Young: Cancer seems to be, by all odds, the primary interest of the thousand or so inquiries that you get every month. Let's say that these people ask about Burzynski or ask about Ravichy [spelled phonetically].
Jonas: He treated-- It's not Weewall but--
Jonas: Frank Wiewel. Right.
Young: Is Wiewel how he pronounced it? Do you know?
Jonas: Wiewel. Frank Wiewel.
Young: Frank Wiewel. Let's say that they ask about these. What is the answer from your database that you would give the inquirer?
Jonas: I think Anita Haas can give examples of the patient information packets that we send out of the Office and on specific aspects, and we're still just developing those. We have one on cancer, for example, and she can give that to you to see that.
Young: But you might be cautious about giving answers if a specific therapy or a purported therapy was asked about?
Jonas: Absolutely. First of all, we are not a medical office. We do not do medical practice, nor do we give medical advice. Okay? This is standard. We're a research organization. We collect information about research and we support and help coordinate the conduct of good research. It's irresponsible to give medical advice without a complete evaluation and without being primarily responsible for the care of an individual condition and so, under no circumstances, do we give out specific advice or recommendations to go see particular practitioners and this type of thing.
Young: But do you give recommendations not to go see somebody on the grounds that the evidence shows there isn't sufficient evidence yet to warrant this being tried?
Jonas: We don't give advice for people on their medical conditions, period.
Young: I see. So you wouldn't say, " Burzynski…”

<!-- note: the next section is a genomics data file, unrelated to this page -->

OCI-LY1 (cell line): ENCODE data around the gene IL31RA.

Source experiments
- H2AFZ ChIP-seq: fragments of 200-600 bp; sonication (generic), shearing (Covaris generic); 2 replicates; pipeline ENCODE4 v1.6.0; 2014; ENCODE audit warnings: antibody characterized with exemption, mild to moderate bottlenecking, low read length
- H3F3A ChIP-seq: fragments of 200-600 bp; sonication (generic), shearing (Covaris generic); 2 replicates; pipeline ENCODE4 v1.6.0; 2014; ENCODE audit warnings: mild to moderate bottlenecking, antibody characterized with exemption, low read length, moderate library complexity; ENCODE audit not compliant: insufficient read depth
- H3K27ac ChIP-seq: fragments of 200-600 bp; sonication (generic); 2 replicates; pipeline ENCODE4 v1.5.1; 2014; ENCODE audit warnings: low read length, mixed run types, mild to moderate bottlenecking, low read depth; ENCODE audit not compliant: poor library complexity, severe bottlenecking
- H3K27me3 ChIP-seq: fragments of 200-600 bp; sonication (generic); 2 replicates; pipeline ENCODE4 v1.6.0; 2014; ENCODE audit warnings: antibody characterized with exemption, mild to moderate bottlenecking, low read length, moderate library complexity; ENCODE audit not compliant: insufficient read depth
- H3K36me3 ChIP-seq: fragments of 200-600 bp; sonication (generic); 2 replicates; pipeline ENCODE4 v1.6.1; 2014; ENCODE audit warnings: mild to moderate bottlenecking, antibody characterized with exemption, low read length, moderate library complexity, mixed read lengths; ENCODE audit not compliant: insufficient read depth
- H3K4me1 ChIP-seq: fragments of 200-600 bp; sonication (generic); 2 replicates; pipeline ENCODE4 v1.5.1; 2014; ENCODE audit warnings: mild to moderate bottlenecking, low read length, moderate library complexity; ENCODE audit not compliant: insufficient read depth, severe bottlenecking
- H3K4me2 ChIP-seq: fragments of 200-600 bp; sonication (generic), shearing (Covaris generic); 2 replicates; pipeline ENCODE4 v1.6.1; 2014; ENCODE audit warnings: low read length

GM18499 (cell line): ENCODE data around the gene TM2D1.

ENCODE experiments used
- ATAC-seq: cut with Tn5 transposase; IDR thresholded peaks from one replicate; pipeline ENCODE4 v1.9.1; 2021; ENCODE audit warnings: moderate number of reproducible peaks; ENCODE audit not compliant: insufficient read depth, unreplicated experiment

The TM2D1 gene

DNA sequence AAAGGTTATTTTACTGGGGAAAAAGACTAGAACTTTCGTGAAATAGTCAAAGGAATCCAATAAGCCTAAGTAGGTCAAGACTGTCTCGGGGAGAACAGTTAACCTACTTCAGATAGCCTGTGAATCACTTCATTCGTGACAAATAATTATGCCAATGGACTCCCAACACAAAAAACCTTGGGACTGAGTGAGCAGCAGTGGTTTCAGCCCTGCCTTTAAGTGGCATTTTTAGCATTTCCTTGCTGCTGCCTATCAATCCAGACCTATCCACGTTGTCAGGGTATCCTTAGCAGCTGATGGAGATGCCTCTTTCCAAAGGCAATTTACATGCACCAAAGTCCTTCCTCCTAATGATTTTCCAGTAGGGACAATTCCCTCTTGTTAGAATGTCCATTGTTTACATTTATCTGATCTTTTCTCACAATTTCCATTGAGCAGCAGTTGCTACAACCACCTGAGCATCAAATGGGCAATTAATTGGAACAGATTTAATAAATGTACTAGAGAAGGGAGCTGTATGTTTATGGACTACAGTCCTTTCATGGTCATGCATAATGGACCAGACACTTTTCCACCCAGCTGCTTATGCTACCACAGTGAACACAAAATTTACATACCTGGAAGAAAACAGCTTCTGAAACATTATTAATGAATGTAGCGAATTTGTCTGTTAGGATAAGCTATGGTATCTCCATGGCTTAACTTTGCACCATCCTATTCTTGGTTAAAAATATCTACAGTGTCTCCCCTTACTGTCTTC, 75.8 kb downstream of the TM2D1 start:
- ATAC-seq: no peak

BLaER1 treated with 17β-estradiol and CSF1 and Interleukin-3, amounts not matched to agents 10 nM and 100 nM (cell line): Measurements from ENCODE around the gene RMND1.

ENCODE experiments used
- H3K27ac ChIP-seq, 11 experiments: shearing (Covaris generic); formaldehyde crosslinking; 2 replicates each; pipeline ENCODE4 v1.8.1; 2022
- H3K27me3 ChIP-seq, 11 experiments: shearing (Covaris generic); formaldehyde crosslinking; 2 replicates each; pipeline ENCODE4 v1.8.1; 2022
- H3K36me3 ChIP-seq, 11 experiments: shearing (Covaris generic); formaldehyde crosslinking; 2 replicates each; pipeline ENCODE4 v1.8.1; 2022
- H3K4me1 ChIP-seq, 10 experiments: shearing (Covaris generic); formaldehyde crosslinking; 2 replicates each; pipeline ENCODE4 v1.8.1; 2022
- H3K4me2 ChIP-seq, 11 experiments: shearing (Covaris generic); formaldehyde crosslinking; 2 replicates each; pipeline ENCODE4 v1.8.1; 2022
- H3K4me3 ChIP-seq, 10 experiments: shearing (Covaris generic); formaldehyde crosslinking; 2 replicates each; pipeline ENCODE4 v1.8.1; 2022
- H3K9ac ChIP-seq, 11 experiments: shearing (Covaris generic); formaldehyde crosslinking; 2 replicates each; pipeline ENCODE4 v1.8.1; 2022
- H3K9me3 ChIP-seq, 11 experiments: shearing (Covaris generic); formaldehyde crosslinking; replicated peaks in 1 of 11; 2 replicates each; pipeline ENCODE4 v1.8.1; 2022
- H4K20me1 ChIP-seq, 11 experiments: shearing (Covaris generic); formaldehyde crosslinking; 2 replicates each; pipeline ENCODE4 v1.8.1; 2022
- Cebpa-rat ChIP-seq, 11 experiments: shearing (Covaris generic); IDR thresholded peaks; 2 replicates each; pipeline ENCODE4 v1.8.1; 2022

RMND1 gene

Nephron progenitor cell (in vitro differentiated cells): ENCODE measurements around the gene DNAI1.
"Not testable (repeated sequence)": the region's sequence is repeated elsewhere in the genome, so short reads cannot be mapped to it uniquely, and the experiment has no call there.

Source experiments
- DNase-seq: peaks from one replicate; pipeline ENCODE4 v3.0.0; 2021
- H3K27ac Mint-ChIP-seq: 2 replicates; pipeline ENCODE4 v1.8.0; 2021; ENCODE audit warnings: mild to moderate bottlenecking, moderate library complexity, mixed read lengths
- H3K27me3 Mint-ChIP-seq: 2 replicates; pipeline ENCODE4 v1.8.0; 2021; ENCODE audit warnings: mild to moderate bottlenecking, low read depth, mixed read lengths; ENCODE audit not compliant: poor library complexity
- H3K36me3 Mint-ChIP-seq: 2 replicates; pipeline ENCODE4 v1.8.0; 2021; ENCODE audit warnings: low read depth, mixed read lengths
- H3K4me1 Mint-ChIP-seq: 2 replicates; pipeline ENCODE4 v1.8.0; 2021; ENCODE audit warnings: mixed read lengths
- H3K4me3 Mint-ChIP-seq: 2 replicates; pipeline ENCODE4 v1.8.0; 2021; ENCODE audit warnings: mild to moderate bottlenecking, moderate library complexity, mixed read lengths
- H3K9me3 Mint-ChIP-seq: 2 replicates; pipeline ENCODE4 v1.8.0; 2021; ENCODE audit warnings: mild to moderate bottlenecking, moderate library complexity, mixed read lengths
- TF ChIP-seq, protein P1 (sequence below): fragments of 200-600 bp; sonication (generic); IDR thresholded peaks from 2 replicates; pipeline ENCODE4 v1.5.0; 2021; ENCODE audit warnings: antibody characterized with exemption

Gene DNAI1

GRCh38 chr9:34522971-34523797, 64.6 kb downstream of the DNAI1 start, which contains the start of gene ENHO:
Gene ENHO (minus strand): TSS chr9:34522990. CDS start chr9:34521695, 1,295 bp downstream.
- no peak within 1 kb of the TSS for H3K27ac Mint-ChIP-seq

Jonas: What we'll say is that there isn't any research information on whether these particular therapies are effective that we have available and you have to work with your physician or your oncologist in order to explore that information and to see whatever is appropriate for you.
Young: You won't be as blunt as the American Cancer Society?
Jonas: Well, I think that there are mechanisms that are available for making recommendations and they're built into the NIH, and I think they should be used. I can't tell the American Cancer Society to use them--they're not part of the NIH--but there are mechanisms built into the NIH that deal with information in a certain area adequate to make recommendations or not make recommendations. An example of that is the consensus conference procedures. We recently had one of those--
Young: I read the one about--
Jonas: Relaxation, about pain?
Young: About pain and insomnia and the different behavioral techniques. I had seen those before in other areas and I thought that was an impressive document. Now, you would cite that, the conclusions from that, if somebody raised a question?
Young: And are others of those on the drawing board?
Jonas: Yes. We have one currently in the planning stages on acupuncture and we're looking at other areas to see if there is information in other areas. There may be in botanicals, for example, in some of the herbal therapies, but we haven't decided on it yet.
Young: And you've had some kinds of meetings on botanicals with the FDA joint sponsorship? Is that right?
Young: Do you have documents on those meetings like the text of the consensus conference on pain?
Jonas: Yes. Yes, we do. The botanical one is-- Well, both the acupuncture and the botanicals one were not consensus conferences, but they were joint conferences with the FDA.
Young: And they did cause FDA to change its definition of the needles?
Jonas: Yes. That's right. That was very interesting.
Young: That was interesting, wasn't it?
Jonas: Yes, it was. Yes.
Young: I ask a question in here, because it does worry me, and the quotations from time to time have seemed to vary, that when there is not sufficient evidence and when it seems apparent that this is a non-viable thing being promoted either crookedly or by some self-deceived individual or group, that after all your labors trying to find something valuable, when you find something palpably not valuable and even maybe suspect of the motives of the promoters, that it shouldn't be a task of yours to give that information too to the public.